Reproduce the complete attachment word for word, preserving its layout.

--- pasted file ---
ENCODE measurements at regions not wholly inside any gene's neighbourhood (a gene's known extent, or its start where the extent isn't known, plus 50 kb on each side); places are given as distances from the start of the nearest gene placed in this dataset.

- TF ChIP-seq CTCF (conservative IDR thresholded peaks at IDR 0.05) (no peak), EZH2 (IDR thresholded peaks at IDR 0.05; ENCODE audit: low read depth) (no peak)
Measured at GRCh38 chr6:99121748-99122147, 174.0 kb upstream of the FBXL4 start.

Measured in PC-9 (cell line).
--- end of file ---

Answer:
ENCODE measurements at regions not wholly inside any gene's neighbourhood (a gene's known extent, or its start where the extent isn't known, plus 50 kb on each side); places are given as distances from the start of the nearest gene placed in this dataset.

- TF ChIP-seq CTCF (conservative IDR thresholded peaks at IDR 0.05) (no peak), EZH2 (IDR thresholded peaks at IDR 0.05; ENCODE audit: low read depth) (no peak)
Measured at GRCh38 chr6:99121748-99122147, 174.0 kb upstream of the FBXL4 start.

Measured in PC-9 (cell line).